At the time of the attack I had already been in the military for over 20 years and I had actually taken a reduction in rank to transfer from the Army, where I was a Major in the reserves, to the Navy to serve on active duty. In those previous 20 years I had served overseas during the Cold War along the Fulda Gap. I had been mobilized to support the Bosnia mission in 1996, and I had just missed being mobilized for Operation Desert Storm as my unit was awaiting its mobilization orders when the war ended. I had done other missions as well as the deployment to the Far East that returned from in July 2001; but nothing prepared me for that day. Like other career military officers I expected that we would be at war again and thought it might be back in the Middle East, and probably a result of some fool’s miscalculations; but like the American officers who were serving at the time of the Pearl Harbor attack, I never expected what happened that morning.

Tuesday, September 11th 2001 had started like so many days in my career. Routine office work, a couple of counseling cases and what I thought would be a good PT session. I was about to close out my computer browser when I saw a little headline on Yahoo News that a plane had crashed into the World Trade Center. I paid little attention and figured that a private plane, something like a Cessna piloted by an incompetent had inadvertently flown into the building.

9-11 jumpers

That delusion lasted about two minutes. I got in my car and the radio, tuned to an AM talk station had a host calling the play by play. He started screaming “oh my God another airliner flew into the other tower.” Seeking to see what was happening I went to the gym where there were many televisions. I got there and saw the towers burning, with stunned Marines and Sailors watching silently, some in tears. I went back out, drove to my office and got into uniform. After checking in with my colonel a made a quick trip to my house for my sea bags and some extra underwear, and personal hygiene items. When I got back the headquarters we went into a meeting, and the base went on lock down mode. The gates were closed and additional checkpoints, and roadblocks established on base. Marines in full battle-rattle patrolled the perimeter and along the waterfront. I did not leave the base until the night of the 15th when things began to settle down and we all went into contingency planning mode for any military response to the attacks.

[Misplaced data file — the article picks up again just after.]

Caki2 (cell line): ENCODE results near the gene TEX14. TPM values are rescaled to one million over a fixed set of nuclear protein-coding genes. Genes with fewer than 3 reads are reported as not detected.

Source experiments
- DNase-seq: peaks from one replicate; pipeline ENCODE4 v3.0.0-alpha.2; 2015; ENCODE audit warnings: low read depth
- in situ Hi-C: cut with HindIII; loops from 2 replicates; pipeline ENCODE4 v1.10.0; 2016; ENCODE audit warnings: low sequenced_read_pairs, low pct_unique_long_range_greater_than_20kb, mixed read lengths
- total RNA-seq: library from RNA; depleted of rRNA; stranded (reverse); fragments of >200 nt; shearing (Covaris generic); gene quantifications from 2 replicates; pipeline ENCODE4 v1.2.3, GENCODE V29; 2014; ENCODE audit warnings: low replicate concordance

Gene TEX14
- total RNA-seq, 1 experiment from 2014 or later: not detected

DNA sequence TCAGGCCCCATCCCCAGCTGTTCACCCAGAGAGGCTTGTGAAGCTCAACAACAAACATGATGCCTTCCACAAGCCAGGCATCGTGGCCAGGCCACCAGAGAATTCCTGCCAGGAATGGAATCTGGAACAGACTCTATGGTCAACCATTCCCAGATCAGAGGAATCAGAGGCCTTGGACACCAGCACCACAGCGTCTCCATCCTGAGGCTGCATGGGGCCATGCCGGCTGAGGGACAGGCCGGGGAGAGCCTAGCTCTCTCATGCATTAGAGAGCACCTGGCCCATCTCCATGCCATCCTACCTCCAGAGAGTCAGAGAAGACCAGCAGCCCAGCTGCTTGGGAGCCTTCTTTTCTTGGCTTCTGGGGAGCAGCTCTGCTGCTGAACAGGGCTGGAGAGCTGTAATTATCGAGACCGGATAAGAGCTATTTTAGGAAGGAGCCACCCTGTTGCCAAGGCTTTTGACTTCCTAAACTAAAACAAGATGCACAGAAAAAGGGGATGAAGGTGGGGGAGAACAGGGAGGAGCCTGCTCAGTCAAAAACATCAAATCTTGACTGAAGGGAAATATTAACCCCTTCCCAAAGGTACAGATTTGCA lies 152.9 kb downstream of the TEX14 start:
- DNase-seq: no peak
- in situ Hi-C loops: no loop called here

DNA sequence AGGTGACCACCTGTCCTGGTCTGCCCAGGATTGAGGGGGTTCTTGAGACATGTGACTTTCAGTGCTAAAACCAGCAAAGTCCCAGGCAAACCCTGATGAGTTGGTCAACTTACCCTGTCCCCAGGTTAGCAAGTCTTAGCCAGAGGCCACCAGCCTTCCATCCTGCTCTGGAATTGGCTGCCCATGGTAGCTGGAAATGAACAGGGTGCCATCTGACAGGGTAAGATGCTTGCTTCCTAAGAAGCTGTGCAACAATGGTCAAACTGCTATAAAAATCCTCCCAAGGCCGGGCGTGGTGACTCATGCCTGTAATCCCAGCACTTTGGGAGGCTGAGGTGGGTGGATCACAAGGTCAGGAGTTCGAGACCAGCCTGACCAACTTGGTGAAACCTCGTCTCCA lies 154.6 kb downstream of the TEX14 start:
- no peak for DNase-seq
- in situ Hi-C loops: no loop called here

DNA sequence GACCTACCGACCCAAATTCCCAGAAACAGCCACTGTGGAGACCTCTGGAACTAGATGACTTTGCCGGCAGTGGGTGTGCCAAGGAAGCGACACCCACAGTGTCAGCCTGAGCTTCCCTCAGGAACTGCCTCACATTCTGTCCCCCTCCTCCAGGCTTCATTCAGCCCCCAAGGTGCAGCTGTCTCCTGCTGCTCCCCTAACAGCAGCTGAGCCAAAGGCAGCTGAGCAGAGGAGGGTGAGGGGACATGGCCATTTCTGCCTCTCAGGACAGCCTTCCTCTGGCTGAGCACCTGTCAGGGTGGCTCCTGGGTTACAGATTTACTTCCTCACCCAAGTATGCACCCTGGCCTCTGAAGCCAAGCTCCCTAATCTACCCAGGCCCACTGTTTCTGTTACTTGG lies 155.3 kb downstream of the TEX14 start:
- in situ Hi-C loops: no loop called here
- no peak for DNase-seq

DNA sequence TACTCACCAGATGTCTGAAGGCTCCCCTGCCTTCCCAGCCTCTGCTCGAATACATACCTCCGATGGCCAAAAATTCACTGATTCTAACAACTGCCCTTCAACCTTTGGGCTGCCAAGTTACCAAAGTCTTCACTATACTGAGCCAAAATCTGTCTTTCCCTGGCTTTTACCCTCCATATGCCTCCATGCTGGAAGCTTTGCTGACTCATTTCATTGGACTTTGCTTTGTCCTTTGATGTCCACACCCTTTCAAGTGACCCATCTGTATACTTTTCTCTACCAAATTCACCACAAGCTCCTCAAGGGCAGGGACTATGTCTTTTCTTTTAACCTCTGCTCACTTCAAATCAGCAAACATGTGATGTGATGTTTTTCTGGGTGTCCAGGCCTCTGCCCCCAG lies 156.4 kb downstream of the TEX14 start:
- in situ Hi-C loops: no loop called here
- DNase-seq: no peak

My wife, who as waiting for a doctor’s appointment with a friend saw the attacks on live television and knew when the first plane struck she told her friend that it was terrorism. Her friend responded “that damned Saddam Hussein.” Like so many of us who initially thought this, my wife’s friend was wrong. my friend Fregattenkapitäne Micheal Hufnagel, then the  First Officer Of the German Guided Missile Destroyer Lutjens was among the first to express support for the United States. Steaming next to the USS Winston Churchill helped put up a banner that said We Stand By You. It was an iconic moment. Eight months later I met Michael and we became fast friends, to this day.